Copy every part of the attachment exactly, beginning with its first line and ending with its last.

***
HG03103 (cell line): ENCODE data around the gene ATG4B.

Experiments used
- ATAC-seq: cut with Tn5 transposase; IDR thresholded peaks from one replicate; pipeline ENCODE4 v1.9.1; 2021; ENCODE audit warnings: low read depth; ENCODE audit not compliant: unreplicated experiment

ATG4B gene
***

HG03103 (cell line): ENCODE data around the gene ATG4B.

Experiments used
- ATAC-seq: cut with Tn5 transposase; IDR thresholded peaks from one replicate; pipeline ENCODE4 v1.9.1; 2021; ENCODE audit warnings: low read depth; ENCODE audit not compliant: unreplicated experiment

ATG4B gene